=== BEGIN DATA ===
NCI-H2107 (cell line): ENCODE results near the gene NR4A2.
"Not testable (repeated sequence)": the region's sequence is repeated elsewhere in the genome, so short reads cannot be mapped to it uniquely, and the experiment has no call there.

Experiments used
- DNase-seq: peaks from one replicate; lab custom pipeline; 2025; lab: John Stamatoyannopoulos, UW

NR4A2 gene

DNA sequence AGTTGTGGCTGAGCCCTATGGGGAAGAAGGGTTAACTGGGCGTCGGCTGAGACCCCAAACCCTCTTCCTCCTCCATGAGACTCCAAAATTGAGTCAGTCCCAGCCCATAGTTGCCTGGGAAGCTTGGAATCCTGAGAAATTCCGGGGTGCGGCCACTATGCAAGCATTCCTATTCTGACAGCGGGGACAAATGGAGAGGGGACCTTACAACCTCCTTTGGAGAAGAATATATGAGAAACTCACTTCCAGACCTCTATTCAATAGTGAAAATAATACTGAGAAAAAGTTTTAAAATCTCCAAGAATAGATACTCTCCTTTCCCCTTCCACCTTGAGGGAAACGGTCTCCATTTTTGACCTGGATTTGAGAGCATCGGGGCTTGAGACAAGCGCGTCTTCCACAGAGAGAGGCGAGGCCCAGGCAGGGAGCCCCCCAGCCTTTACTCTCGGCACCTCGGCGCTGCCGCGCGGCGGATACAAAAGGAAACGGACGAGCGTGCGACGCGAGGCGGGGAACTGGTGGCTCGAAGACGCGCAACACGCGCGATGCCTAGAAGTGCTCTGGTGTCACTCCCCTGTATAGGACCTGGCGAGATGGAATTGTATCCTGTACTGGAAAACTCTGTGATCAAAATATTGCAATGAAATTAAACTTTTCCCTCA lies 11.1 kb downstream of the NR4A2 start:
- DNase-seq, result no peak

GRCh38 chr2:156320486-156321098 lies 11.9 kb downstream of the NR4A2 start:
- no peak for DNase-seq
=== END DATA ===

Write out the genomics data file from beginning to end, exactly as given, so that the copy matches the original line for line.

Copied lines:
NCI-H2107 (cell line): ENCODE results near the gene NR4A2.
"Not testable (repeated sequence)": the region's sequence is repeated elsewhere in the genome, so short reads cannot be mapped to it uniquely, and the experiment has no call there.

Experiments used
- DNase-seq: peaks from one replicate; lab custom pipeline; 2025; lab: John Stamatoyannopoulos, UW

NR4A2 gene

DNA sequence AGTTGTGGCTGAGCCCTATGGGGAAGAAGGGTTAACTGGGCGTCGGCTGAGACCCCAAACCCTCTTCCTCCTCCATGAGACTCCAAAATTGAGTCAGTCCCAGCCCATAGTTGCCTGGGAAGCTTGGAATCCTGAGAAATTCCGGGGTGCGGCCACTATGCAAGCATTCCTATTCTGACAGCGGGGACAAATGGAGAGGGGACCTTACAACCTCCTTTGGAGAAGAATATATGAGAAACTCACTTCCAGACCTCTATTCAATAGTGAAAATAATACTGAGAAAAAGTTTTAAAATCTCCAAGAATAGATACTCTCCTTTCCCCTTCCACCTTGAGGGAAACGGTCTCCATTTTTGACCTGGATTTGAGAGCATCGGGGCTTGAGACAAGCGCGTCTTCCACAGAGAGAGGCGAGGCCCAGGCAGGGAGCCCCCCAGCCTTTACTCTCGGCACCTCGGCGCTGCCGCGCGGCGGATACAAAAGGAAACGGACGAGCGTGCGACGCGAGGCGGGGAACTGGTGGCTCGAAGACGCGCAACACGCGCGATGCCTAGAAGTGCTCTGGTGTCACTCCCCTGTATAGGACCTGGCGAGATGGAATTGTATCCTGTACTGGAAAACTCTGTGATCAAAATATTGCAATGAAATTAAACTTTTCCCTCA lies 11.1 kb downstream of the NR4A2 start:
- DNase-seq, result no peak

GRCh38 chr2:156320486-156321098 lies 11.9 kb downstream of the NR4A2 start:
- no peak for DNase-seq